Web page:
I’ve recently become friends with two weird monsters from Chinese Mythology
Tao Tie and Hun Dun.
Tao Tie has been adorning Chinese artifacts for centuries now. It is a mythical creature, a hybrid of several beings. It has a body of a sheep, with tiger teeth. Its face his human and so are his hands. It has a baby’s voice. What does Toa Tie do? Well, it is considered to be greedy and gluttonous. Tao Tie’s have an insatiable appetite. So much so, that driven by greed the Tao Tie devoured his body and all that was left was the human face.
Incredibly imaginative and powerful.
The sheep is the only animal that can’t defend itself. It’s meek but intelligent with a heightened sense of smell and sight. This meekness has been offset with a set of tiger’s teeth. Tigers have the biggest canines in the big cat family and also ambush other animals by leaping out and seizing their neck in their teeth. Tigers can bite through bones with their powerful teeth and jaws.
Human face and hands could have been used to probably make us understand how our behavior and actions impact our lives and the baby’s voice could mean so many things, the ultimate human vulnerability, the immaturity, the defense mechanism used to justify greed. The hybrid creature poignantly signifies that greed is not human nature but a result of grotesque thinking and insecurity.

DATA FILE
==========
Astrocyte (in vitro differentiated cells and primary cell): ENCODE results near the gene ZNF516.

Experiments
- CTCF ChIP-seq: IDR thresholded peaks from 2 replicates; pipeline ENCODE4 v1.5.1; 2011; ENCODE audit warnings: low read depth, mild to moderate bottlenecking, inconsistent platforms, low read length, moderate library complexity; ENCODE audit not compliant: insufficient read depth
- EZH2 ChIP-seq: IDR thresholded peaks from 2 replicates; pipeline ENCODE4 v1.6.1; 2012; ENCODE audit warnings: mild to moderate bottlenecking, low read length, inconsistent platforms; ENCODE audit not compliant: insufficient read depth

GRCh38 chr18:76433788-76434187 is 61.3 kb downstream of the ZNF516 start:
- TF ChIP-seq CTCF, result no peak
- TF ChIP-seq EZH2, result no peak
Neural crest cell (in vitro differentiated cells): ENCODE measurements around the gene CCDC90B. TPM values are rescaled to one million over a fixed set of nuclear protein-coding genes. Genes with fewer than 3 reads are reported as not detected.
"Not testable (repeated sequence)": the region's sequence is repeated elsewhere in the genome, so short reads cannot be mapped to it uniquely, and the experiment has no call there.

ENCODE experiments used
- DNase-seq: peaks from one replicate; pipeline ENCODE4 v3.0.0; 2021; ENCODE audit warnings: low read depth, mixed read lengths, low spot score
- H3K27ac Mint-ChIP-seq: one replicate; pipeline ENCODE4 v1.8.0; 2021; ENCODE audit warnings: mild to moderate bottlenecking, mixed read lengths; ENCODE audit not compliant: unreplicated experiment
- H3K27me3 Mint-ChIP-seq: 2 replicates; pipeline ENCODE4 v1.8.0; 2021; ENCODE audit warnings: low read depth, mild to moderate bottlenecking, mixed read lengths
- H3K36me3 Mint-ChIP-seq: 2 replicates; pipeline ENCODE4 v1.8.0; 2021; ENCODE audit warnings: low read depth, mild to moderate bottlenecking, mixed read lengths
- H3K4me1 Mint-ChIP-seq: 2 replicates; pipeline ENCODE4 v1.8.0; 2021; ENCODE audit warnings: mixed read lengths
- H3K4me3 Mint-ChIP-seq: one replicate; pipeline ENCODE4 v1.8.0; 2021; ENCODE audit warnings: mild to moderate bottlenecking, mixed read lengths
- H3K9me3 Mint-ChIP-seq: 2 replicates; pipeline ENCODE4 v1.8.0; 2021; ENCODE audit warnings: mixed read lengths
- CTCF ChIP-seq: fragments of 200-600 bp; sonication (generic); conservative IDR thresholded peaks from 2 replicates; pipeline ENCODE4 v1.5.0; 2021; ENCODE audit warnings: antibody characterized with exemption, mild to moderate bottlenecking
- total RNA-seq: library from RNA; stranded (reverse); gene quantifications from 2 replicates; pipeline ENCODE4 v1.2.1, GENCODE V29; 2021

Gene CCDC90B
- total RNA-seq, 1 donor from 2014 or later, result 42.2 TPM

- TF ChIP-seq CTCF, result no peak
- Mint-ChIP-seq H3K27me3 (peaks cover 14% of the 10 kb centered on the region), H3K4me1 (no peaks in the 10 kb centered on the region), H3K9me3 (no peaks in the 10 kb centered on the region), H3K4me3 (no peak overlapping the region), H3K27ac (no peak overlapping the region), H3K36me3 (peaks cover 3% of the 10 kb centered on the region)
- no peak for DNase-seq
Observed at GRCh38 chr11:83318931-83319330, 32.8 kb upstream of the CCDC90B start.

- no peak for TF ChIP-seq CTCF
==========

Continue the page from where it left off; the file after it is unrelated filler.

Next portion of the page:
Finally, the powerful tale of how self-destructive greed in any form could be.
Tao Tie is provocative, mysterious and effective in getting across the simple and powerful message.
My second friend is Hun Dun,
Hun Dun is a monster that cannot distinguish right from wrong.
Hun Dun is shaped like a huge dog. It has bear’s palm yet no claws; it has eyes yet cannot see; it can walk yet cannot move; it has ears but cannot hear.
Hence, all that he has serves him no purpose really. Hun Dun just remains stuck or is simply propelled into action which is meaningless.
Imagination and creative arts can have such a profound influence in spreading an idea. Our ancestors, I guess were savvier with social media and were much more creative, expressive, imaginative, attuned.
We’ve all become much too educated and equipped with too many facts. The imagination dimmed. We’ve all learned to use words intricately without realizing that words have the least impact on any creature, humans or others.
How I wish, we could come up with creating powerful imagery of new age monsters that could serve to warn us.
If given a chance, how would you like to describe a modern monster?
Maybe, the monster within us, who emerges, fear disguised as anger or vulnerability that masquerades as aggression?
For now, let’s all be friends with Tao Tie and Hun Dun and share their scary tales.